In winter, the Lake Mountain ski resort — over the famous Black Spur Road and past the town of Marysville — buzzes with activity. In the warmth of summer, skiers are replaced by people ripping down the mountainsides on mountain bikes. However, while there are busy spots, there’s no shortage of quiet, little-known hiking trails to be found. I love heading up to Lake Mountain, picking a walking trail, and heading off on my own in peace. It’s easy to spend hours without seeing anyone else out there.

Hiking at Lake Mountain, Marysville, Victoria Image Credit: Elisha Donkin

All along the mountains, there are beautiful, tranquil places to stop and look around. There’s no shortage of incredible viewpoints to look out over the snow gums, many of which are still recovering from the 2009 bushfires that tore through this area. While there are quite a few trails to explore, I have two favourite walks at Lake Mountain.

Firstly, the Lake Mountain Summit walk. This is a quick 4km return that takes you up to 1433 metres above sea level. There are a couple of viewpoints here to check out, including one that looks towards the Alpine National Park in the distance.

Trail marker on a tree at Lake Mountain in Marysville, Victoria. Image Credit: Elisha Donkin

Second — if you’re up for a longer walk — you can head off to the Boundary Hut Ruins via the Royston Trail. This is an 8km return trail that takes you to the highest point of the entire Yarra Ranges National Park: the Hut Ruins. 

While the trails at Lake Mountain tend to not be overly challenging, definitely make sure you grab a map at the visitor centre in the main carpark. There are trail markers through the Park area, but there are plenty of trail intersections that can be very confusing.

What to Know Before Hiking in the Yarra Ranges National Park

Where is the Yarra Ranges National Park?

The Yarra Ranges National Park is northeast of Melbourne, covering an expansive area of around 760 square kilometres. It takes around 1 hour to drive from Melbourne to the Yarra Ranges National Park.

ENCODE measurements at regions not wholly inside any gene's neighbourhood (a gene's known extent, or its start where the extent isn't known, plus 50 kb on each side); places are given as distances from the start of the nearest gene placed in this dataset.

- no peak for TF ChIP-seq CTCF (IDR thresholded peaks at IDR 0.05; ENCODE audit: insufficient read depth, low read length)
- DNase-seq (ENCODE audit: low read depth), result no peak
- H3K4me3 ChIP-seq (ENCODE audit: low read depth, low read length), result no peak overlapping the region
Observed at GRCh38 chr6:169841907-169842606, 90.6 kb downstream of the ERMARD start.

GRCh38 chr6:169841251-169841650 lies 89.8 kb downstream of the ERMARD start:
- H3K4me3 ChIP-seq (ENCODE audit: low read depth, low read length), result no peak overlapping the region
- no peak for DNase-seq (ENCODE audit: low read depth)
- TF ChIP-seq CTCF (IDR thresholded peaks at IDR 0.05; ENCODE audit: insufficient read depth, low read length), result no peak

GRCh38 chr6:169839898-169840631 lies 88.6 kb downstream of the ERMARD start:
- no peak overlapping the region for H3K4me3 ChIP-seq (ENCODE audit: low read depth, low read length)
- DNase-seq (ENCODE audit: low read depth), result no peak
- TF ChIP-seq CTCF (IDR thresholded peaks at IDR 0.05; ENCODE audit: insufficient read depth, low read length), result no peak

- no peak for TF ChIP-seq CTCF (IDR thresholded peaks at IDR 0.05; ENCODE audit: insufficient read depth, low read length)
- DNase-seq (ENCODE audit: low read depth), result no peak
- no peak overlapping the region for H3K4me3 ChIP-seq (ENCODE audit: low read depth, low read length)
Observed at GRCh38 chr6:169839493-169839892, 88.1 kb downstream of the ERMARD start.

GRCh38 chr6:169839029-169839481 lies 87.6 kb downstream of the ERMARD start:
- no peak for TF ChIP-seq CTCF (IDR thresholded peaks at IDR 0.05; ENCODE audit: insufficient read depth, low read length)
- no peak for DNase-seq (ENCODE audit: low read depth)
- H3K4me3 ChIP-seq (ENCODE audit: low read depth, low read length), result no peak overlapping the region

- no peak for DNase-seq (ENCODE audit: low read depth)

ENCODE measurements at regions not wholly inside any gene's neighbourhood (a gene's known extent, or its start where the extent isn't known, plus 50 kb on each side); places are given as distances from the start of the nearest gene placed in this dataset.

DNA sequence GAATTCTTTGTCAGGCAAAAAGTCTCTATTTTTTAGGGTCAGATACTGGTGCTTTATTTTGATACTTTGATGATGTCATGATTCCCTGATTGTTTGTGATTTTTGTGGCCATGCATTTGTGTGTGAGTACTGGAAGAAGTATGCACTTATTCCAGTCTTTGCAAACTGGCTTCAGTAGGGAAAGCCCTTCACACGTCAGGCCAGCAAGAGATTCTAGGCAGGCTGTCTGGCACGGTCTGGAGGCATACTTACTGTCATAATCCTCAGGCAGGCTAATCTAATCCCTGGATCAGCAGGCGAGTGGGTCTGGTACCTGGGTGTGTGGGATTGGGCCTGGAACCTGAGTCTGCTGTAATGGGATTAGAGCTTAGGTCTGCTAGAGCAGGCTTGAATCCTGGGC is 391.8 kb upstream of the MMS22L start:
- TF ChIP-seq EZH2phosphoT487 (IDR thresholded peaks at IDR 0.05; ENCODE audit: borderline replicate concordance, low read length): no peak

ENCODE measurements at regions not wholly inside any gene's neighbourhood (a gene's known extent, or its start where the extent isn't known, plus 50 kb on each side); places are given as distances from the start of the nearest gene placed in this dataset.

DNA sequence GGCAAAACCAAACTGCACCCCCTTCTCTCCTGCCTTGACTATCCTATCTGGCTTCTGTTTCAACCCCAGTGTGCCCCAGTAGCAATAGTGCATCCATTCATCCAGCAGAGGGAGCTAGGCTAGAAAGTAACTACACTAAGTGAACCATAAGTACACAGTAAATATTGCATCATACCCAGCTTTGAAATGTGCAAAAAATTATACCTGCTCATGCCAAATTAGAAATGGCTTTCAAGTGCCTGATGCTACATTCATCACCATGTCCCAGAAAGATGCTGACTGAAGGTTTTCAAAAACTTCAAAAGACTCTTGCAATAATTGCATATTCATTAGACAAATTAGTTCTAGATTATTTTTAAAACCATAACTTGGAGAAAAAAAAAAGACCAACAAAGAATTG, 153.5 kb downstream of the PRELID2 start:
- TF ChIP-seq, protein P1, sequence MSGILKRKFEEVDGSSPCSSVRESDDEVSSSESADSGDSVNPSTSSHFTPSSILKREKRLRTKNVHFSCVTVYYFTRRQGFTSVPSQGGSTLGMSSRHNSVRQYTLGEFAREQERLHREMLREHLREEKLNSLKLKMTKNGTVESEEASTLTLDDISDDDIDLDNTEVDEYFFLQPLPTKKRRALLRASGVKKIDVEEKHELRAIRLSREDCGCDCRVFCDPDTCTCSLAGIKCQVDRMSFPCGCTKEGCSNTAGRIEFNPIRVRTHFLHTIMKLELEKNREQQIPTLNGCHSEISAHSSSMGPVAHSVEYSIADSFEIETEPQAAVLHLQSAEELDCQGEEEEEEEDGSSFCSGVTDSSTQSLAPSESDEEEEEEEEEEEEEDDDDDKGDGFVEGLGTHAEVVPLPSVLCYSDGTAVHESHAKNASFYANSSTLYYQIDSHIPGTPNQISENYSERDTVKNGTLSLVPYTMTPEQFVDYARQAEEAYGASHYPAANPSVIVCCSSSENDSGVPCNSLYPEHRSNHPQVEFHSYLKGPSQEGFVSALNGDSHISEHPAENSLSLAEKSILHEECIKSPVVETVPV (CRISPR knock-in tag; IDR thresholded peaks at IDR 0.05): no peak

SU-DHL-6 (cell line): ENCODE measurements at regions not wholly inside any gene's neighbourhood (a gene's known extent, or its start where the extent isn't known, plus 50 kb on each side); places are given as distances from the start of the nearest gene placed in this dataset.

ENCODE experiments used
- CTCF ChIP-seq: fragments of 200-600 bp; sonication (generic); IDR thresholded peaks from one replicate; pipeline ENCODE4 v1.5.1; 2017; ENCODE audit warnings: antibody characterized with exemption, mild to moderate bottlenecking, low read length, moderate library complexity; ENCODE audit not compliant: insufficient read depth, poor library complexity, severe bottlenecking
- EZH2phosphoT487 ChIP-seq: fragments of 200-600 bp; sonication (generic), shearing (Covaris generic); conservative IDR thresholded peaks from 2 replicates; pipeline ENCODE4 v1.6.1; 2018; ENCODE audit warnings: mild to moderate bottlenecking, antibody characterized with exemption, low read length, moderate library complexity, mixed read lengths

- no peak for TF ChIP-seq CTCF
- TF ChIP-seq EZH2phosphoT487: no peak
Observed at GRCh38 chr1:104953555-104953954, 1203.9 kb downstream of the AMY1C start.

Where can you stay in the Yarra Ranges National Park?

The main towns within and around the National Park are Healesville, Warburton, and Marysville — all of which make a great base to explore the area. In these towns, you’ll find plenty of Yarra Ranges accommodation to choose from, with cosy bed and breakfasts being the most popular choice.

Sunset views of the Yarra Valley in the Yarra Ranges National Park, Victoria. Image Credit: Elisha Donkin.

When is the best time to visit the Yarra Ranges National Park?

The Yarra Ranges is great at any time of the year and each of the seasons presents some advantages. However, in my experience, the Yarra Ranges National Park is one of the best places to visit in Australia in autumn and spring. By hiking at this time of year, you can avoid both the summer heat and the bitterly cold winter mornings. 

Does it snow in the Yarra Ranges National Park?

Yes, snow is common on Mount Donna Buang and across Lake Mountain in winter. While this is great for skiers, if you’re more interested in hiking, it’s best to avoid these areas during the coldest months of the year. Otherwise, you can hit most of the other trails I’ve mentioned above pretty much all year round.

A fern leaf on the boardwalk in the Yarra Ranges. Image Credit: Elisha Donkin

Visiting the Yarra Ranges National Park While in the Yarra Valley

If you’ve planned a trip to the Yarra Valley for the gourmet food and wine, I challenge you to pack your walking shoes as well. In my experience, there can be too much of a good thing visiting wineries and eating cheese — after a few days, people often take a day trip to Melbourne to get a taste of normal life. 

If you want a real mid-way reset to your week away in the Yarra Valley, avoid the busy streets on the weekend and head for the trails in the National Park. Walk among the trees, drink in the views, breathe some fresh air, and return to town feeling hungry. You won’t regret it.

I hope you’re feeling inspired to get out and explore the forested hills behind the famous wineries of the Yarra Valley. The Yarra Ranges National Park is an absolutely underrated park for hiking. The chance to hit some quiet trails with just the sound of birds and your own feet hitting the ground might just be the rejuvenating weekend you need. Hopefully, I’ll see you out there soon!


Elisha Donkin is an Australian travel writer based in Victoria, Australia. Having grown up in the foothills of the Yarra Ranges National Park and explored the outdoors all around Australia, she is passionate about sharing her experiences with others. You can read more about her travels on her blog, or check out her Instagram at @elishadonkin.